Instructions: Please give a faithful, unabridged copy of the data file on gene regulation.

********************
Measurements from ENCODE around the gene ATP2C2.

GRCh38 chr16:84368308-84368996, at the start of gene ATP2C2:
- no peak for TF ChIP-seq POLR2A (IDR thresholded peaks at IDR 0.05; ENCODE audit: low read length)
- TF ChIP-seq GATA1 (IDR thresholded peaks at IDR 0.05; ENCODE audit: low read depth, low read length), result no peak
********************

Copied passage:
Measurements from ENCODE around the gene ATP2C2.

GRCh38 chr16:84368308-84368996, at the start of gene ATP2C2:
- no peak for TF ChIP-seq POLR2A (IDR thresholded peaks at IDR 0.05; ENCODE audit: low read length)
- TF ChIP-seq GATA1 (IDR thresholded peaks at IDR 0.05; ENCODE audit: low read depth, low read length), result no peak